Whether to accept the extra cost is, of course, up to you. If you have a very limited budget, and must play at the $.25 level, you really have no choice — 8/5 machines likely are the best available to you in the northeast (and beware of those paying even less). At the dollar level, if you live in Albany, the nearest full pay machines are two hours farther away than the nearest 8/5 machines. At the $5.00 level and above, Turning Stone offers full pay jacks or better, as do the casinos in Connecticut. Be aware that, regardless of short term results, the more you play, the more your results will skew toward the average return.
Ironically, one of the major responses of the gaming industry to increased competition has been to lower the return to players on its games. The reasons for this are many, including increased taxation and other items of overhead (New York’s taxes on its non-native American casinos is, not surprisingly, among the nation’s highest, and that money has to come from somewhere). However, a major reason for for the payout reduction is that it works. Consumers who normally would boycott a store charging four times more than its competition for a given item accept the gouging, usually out of ignorance. If you know the cost, you — and only you — can decide whether the convenience, amenities and other factors justify playing the short pay machine.
No, not Obamacare. With all the focus on gun laws after the latest school massacre, it occurred to me that the problem could largely be solved if the Second Amendment were repealed, and that the chances of that happening — despite the fact that I’ve not heard it mentioned anywhere — have never been better. The national sentiment appears to have shifted away from “protection” of unlimited rights to buy and own any type of gun toward support for sensible regulation. A repeal of the Second Amendment would make that possible and undercut a lot of the NRA’s “moral” authority.
Of course, any move to repeal the Second Amendment could backfire. I know many “gun nuts” who would fight it to the last. But I don’t think the times have ever been more favorable to the success of such a move.
Whether a “replacement” to secure some gun rights would be necessary is hard to say. The absence of any constitutional support for gun ownership would be new to this country, and many of those on the fence about repeal might insist on a replacement. But any constitutional protection for gun ownership could hinder sensible regulation.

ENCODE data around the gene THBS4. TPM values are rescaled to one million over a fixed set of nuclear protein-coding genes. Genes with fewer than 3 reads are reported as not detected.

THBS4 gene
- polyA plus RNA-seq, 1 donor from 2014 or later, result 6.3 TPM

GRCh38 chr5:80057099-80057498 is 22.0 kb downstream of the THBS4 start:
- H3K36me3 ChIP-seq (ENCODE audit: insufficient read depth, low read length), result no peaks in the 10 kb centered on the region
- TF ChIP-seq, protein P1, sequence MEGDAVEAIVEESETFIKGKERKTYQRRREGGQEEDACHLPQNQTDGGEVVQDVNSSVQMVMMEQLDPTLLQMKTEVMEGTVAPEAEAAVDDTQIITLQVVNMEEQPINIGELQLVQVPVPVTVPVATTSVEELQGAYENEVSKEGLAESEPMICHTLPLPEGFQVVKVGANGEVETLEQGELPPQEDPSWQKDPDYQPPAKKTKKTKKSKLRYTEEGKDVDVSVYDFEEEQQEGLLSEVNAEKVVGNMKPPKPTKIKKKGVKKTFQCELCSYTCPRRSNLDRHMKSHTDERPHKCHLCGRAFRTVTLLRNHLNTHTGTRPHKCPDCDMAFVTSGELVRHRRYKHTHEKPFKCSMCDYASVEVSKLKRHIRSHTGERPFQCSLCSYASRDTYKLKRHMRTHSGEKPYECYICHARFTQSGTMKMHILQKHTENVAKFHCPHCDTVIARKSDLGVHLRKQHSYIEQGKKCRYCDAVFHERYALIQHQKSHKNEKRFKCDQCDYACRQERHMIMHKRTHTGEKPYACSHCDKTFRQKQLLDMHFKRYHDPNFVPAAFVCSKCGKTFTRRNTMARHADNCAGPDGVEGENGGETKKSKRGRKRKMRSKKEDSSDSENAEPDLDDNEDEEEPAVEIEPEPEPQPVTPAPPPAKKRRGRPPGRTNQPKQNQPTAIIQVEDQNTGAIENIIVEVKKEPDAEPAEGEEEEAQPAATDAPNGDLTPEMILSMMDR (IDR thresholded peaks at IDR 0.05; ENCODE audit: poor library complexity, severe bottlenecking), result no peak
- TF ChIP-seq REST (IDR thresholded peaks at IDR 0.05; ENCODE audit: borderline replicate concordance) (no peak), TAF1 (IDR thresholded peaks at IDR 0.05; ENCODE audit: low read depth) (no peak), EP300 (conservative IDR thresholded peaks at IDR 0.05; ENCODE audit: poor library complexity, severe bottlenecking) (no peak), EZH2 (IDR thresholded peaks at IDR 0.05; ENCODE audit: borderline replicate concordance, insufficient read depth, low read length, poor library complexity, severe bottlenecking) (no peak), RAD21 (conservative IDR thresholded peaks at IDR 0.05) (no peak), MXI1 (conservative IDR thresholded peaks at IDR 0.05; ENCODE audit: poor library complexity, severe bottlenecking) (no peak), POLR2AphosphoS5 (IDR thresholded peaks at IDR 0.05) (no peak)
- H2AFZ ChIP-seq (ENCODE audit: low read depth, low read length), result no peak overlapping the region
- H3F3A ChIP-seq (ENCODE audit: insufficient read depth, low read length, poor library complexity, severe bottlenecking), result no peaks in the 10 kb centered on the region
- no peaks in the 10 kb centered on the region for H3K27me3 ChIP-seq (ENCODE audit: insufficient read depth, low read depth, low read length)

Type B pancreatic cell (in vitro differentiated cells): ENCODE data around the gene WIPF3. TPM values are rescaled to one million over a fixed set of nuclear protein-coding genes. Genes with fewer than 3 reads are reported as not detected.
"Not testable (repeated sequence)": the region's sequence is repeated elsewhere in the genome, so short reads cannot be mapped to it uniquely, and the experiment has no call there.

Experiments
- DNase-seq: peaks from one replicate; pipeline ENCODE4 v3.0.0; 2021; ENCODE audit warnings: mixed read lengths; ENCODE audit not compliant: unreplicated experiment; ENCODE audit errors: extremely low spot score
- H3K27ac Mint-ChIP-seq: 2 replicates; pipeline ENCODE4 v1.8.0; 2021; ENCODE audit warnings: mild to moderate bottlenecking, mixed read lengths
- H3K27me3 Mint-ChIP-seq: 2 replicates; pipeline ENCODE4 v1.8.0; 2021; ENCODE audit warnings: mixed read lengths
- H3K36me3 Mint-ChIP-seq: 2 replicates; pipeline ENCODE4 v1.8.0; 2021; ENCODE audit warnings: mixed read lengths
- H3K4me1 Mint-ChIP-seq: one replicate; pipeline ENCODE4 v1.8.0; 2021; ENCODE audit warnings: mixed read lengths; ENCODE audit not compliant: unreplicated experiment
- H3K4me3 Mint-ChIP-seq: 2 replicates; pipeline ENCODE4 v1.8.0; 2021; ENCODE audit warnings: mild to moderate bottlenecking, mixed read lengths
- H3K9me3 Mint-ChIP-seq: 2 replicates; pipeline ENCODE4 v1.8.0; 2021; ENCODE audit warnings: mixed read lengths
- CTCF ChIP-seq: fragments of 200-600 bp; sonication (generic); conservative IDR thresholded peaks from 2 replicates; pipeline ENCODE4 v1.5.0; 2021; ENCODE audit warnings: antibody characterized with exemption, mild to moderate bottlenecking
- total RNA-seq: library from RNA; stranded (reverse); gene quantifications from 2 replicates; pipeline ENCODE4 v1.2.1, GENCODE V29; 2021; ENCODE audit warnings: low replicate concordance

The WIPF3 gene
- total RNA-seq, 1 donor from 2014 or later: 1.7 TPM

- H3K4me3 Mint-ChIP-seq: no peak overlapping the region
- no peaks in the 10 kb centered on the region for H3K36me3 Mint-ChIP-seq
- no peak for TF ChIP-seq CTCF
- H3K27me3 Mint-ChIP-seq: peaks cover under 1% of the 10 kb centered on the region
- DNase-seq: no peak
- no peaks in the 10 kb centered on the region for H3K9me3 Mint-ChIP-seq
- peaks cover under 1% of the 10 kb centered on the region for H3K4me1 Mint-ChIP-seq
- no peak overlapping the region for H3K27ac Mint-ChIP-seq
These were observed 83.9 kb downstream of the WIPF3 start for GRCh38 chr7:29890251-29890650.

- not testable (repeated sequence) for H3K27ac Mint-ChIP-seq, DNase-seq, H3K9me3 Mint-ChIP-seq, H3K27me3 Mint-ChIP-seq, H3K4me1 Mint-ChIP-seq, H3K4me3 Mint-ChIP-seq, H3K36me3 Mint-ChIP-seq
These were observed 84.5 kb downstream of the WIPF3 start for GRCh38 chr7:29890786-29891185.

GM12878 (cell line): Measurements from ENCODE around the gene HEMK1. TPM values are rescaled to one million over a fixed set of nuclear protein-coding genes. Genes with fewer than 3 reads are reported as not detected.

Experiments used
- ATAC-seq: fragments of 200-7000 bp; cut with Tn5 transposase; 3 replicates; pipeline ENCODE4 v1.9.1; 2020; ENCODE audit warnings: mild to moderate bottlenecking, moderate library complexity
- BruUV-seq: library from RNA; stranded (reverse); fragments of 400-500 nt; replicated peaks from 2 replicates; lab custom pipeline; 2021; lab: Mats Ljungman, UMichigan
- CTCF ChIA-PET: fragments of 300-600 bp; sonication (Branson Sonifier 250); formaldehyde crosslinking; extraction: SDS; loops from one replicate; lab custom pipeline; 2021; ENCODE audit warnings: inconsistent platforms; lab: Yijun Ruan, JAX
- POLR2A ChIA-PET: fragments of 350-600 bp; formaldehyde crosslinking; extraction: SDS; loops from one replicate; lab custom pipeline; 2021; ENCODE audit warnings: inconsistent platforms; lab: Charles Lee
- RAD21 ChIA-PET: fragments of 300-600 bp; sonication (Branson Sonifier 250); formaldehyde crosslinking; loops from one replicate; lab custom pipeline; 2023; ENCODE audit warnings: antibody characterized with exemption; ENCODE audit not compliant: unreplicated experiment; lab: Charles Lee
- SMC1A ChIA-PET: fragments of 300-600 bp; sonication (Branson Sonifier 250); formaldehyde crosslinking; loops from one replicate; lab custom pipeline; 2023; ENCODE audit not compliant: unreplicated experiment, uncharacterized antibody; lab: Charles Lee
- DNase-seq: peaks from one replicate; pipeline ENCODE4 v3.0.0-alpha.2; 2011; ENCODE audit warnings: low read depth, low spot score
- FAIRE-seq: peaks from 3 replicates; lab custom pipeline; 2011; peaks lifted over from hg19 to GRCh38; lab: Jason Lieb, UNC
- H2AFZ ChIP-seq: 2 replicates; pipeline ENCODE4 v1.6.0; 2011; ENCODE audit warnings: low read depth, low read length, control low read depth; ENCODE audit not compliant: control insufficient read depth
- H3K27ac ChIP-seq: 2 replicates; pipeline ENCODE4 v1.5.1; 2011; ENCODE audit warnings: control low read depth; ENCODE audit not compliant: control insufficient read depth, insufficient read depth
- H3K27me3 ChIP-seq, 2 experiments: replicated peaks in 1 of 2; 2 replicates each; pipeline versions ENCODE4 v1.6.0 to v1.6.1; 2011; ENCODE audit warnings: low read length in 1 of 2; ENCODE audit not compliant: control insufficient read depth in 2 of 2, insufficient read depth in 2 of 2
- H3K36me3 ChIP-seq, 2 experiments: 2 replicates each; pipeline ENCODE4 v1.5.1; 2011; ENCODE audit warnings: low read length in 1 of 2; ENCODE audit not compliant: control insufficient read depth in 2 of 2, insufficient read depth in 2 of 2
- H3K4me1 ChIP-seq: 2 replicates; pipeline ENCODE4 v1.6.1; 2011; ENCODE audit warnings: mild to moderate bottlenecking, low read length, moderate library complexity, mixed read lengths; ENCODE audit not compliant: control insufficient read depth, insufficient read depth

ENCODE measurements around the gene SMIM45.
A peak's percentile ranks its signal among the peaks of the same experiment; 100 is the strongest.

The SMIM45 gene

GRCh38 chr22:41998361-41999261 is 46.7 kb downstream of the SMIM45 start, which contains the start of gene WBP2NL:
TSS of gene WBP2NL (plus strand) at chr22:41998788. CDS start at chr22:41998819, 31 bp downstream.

I say let’s run the idea up the flagpole and see if anyone salutes it.
This Times Union story is disheartening, but not surprising. It’s about legislators hiring rich cronies for part time jobs that pay little but provide State-subsidized health insurance, which is top-of-the-line and costs the employee very little (full disclosure — as a full-time, non-political State employee, and now as a State retiree, I too enjoy this benefit).
What the story doesn’t address, and what should be of broader concern, is the pricing policy for employees and retirees, who are required to pay a share of the cost of their policies. There are two prices — for individuals with no dependents, and a higher family price for those with any number of qualified dependents. Thus, the employee with a spouse and no children pays the same premium as the employee with a spouse and 15 children. I do not know whether the cost to the State is the same regardless of the number of the employees’ dependents, but I do know that State employees with small families are paying a lot more per person for their health insurance than State employees with large families. While this policy is great for State employees who have large families, it’s not so good for those making up the difference. Even worse, it’s not a transparent policy — those who are making up the difference are not aware of who they are or how much they are paying.
I’m not saying the policy is indefensible; for example, where government jobs sometimes pay less than the private sector, the family insurance plan may make it practicable for someone with a large family who is an attractive candidate to take a lower-paying State job, which could benefit the public. And it is a way to make health care more affordable to those with larger families and, presumably, less disposable income (though that may not be the case of the part timers in the TU story, one of whom claimed a net worth of over $8 million). What I am saying is that it also presents apparent fairness issues and, as the TU story indicates, an incentive for abuse. Open discussion of the issue — one that most taxpayers probably are not aware of — might benefit everyone.
As I advance in age, I am exposed more and more to the health care industry, despite having enjoyed relatively good health until recently. As a retired New York State employee, I am blessed with excellent health insurance that covers most doctor visits, medical tests and procedures, as well as prescription drugs, with only a relatively modest co-pay. Here are a few observations: